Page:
NATL has a very special place in my heart because this is where I found my calling and love for natural history and environmental education. Many years ago, I responded to an ad in the Gainesville Sun. The Florida Museum of Natural History was seeking Docent Naturalists to lead children in outdoor nature programs. I didn't have a background in nature education, but somehow this seemed like a perfect description of what I wanted to do. The nature programs were taught in NATL and over time I became very familiar with it. We taught hundreds of school children and summer campers about insects, trees, habitats and other aspects of the natural world. I was a docent naturalist with the Museum for many years and loved it. This morphed into many more years working professionally as an environmental educator at the Museum and at Morningside Nature Center. Along the way, I learned that I am fascinated by the natural world and want to know as much about it as I can. Through work and my time as a volunteer, I learned more about the natural history of Florida. I took classes and became a Florida Master Naturalist. I began to take photographs to record what I saw and to help me learn. And I found that I love to share what I've learned. So I keep returning to NATL because it fuels my jets. Every time I visit, I come home tired, sweaty, bug bitten (today it was fire ants), and full to the brim with wonder and excitement for what I've seen that day.
I arrived at the boardwalk of SEEP (the Stormwater Ecological Enhancement Project--a retention basin project that represents the wetlands portion of NATL) at about 9am. I didn't know what I'd see today. It was a little too early to see many butterflies, so I kept walking until I was on the boardwalk over the deeper water. We've had a lot of rain in the last 2 months, and the wetlands are full of water and insect life. As I looked around, it became clear that today's theme would be dragonflies! Dragonflies of every size, shape and color whizzed around me. Some stopped and perched on grass stems plants sticking out of the water. Others, like the Common Green Darners, patrolled back and forth. There was a lot of mating going on, too, and pairs of joined dragonflies would zoom by, dip into the water, and fly off again. Often the pairs were chased off by the territorial Darners. It was all moving so fast that I could hardly see it, let alone focus the camera. But I decided that my goal for today would be to get a photo of a dragonfly hovering. I also wanted to catch a photo of one of the mating pairs in mid air or dipping in the water. They were everywhere, how hard could it be?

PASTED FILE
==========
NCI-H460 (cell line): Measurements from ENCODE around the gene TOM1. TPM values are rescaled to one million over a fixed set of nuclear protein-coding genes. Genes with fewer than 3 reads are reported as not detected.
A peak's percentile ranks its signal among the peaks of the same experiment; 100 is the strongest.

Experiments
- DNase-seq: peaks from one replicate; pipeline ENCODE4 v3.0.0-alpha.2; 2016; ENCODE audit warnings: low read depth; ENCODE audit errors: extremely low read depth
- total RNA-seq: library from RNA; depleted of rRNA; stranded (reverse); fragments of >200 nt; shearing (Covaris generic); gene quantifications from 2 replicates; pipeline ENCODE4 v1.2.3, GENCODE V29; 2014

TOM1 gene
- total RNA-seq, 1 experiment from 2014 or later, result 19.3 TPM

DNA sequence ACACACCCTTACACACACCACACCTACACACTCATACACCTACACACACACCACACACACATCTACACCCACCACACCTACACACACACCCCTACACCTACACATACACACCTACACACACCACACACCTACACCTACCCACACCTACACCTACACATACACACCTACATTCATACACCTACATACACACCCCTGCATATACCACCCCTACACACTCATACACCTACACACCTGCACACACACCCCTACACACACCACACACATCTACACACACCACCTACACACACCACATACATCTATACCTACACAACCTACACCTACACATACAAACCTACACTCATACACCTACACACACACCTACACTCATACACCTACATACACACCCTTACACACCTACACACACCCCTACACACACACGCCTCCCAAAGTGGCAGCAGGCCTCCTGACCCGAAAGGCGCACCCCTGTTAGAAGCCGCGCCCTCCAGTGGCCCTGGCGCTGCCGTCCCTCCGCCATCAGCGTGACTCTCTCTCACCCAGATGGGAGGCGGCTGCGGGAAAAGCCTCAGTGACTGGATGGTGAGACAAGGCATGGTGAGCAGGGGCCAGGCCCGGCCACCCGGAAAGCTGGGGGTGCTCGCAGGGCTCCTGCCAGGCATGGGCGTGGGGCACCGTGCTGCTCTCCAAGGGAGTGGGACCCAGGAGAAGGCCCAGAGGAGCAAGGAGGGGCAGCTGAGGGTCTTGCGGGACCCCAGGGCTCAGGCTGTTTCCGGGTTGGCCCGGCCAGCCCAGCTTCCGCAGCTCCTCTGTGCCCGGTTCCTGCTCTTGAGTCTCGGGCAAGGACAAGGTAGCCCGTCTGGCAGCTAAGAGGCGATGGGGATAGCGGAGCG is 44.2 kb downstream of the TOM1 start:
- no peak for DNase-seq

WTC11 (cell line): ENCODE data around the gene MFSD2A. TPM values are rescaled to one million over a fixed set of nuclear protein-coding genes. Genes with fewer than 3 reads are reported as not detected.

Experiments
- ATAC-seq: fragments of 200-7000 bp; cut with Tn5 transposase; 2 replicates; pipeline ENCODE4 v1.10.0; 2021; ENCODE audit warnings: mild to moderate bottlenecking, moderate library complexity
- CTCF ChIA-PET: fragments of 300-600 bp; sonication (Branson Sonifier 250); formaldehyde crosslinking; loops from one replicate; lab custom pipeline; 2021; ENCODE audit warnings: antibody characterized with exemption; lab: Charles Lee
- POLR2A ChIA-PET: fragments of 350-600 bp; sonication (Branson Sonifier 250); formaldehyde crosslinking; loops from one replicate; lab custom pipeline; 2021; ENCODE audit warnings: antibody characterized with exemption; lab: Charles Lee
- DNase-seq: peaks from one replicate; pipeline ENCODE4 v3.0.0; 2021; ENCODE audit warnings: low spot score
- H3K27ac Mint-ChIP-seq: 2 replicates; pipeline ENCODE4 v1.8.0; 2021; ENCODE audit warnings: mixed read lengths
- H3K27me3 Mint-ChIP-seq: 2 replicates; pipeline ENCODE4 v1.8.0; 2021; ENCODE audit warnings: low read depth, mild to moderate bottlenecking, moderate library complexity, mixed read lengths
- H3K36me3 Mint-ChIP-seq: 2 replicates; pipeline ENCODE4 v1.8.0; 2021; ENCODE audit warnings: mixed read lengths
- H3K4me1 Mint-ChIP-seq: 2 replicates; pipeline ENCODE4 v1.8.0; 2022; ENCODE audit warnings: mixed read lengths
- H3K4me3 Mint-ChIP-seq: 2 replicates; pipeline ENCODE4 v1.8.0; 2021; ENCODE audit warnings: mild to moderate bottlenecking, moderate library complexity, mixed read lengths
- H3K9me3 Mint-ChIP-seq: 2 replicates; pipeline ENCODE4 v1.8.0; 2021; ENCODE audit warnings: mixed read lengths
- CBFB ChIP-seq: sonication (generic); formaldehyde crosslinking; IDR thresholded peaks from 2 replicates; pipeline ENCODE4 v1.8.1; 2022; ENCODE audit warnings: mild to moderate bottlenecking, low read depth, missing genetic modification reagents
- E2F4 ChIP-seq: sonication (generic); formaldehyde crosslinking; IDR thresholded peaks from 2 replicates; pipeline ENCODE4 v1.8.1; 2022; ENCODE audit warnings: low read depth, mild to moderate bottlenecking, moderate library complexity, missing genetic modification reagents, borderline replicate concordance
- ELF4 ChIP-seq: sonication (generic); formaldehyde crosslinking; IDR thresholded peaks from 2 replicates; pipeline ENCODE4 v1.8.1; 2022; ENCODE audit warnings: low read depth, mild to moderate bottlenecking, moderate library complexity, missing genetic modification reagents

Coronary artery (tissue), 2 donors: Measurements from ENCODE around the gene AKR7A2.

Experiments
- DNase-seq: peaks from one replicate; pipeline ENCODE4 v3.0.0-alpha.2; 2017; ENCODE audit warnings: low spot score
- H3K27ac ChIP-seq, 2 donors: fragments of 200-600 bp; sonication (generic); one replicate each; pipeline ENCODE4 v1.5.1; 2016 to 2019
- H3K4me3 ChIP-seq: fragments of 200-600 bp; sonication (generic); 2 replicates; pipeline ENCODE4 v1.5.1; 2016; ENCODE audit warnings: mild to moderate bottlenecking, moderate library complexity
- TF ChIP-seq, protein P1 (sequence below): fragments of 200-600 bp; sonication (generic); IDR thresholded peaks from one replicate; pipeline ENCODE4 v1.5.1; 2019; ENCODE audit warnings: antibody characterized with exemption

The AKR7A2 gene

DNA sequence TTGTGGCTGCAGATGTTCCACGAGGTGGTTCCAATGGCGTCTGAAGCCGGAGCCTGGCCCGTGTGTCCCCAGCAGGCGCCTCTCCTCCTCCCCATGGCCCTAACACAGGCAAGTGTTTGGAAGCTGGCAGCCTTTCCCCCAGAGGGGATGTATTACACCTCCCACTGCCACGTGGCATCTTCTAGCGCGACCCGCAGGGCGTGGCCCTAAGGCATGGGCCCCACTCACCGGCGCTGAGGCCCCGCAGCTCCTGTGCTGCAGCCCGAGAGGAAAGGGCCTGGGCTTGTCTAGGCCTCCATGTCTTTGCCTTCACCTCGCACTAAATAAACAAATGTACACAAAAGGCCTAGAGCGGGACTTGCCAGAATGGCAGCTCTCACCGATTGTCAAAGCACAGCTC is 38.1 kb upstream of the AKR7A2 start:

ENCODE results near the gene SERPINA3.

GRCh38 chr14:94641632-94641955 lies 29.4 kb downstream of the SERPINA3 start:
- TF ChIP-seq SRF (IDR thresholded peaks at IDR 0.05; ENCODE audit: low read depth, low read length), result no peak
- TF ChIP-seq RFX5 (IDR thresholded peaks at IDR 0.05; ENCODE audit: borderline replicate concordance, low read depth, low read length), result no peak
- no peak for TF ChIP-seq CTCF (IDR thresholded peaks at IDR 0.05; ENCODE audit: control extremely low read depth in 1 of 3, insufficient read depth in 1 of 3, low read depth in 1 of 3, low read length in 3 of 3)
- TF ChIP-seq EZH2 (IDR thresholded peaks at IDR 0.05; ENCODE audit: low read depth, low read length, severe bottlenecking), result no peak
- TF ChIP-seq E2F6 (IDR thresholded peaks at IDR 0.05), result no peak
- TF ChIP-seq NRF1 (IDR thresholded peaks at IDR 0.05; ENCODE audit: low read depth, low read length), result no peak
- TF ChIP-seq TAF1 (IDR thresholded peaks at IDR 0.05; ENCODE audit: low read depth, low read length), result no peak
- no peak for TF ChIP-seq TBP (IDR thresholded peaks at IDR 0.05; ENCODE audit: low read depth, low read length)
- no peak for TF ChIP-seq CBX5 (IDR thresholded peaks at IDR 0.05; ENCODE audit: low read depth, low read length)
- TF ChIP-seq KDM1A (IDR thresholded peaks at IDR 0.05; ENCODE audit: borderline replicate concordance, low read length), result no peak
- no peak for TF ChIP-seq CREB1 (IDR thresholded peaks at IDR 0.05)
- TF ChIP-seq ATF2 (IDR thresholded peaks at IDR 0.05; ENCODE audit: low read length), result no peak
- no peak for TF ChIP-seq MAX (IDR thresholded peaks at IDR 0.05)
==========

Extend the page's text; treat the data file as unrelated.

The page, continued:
|Roseate Skimmer Perching|
As it turns out, it was really hard. I stood for 15-20 minutes, tracking and missing whizzing dragonflies. After a while my head started to hurt. It was hot and sunny. I was so frustrated. Every time I aimed, it was too late. They are so fast! Then I got an idea. I'd sit on the edge of the boardwalk, focus on one spot in the water and just keep the camera aimed there and would snap anything that flew into my frame. I snapped a lot, but nothing was working. The dragonflies were everywhere and I had zero pictures. Just then, after watching my spot through the viewfinder for 10 minutes, I realized that all along there had been smaller dragonflies buzzing and hovering 3 inches from my head and arms. They zoomed all around me. It was almost as if they were teasing. I could feel the wind of their wings on my arms. It was then that I had a revelation. I was never going to capture a photo of a dragonfly by hunting it. Dragonflies move fast. They are the hunters. That's how they work. The little dragonflies were sending me a message. I had to be open to what was around me, and not try to determine ahead of time what I wanted to happen. As hard as I might try, I cannot control nature. If I go out with the intention that I will achieve a certain outcome, in this case, catch dragonflies in mid air, I'm going to be disappointed and will also miss all the wonderful things going on around me. I realized that I would get the best pictures by being open to the opportunities as they arose, not by forcing a situation. After this realization, I felt more relaxed and happy. I looked up and saw a tiny turtle slip into the water. I looked over the pond a saw a Tiger Swallowtail in the Pickerel Weed. Instead of feeling pressure and disappointment, I saw opportunities.
Isn't this just the way of life? When we can give up that need to control, and instead just accept what comes, things are always so much better. This is also a good lesson in being present. By focusing so much on where I wanted to end up, I was neglecting what was right in front of me.
|Tiger Swallowtail in the Pickerel Weeds|
I walked back on the boardwalk with new eyes and passed another arm of the wetland buzzing with dragonflies. And these ones stayed put. I took lots of the pictures I'd been struggling so hard to catch only moments before. I'd just happened on them. I turned my head and saw a hawk sitting in the trees. Butterflies, frogs and bugs in the bushes. Red tailed hawks overhead. And just up the walkway I saw a Florida Mud Turtle trotting down the trail. All I had to do was be in the moment, and everything came together. Another lesson from the earth.
|Mating Common Green Darners|
|Hawk in the Bushes|
|Mating Delta Flower Scarab Beetles|
|Red Tailed Hawks|
|Florida Mud Turtle|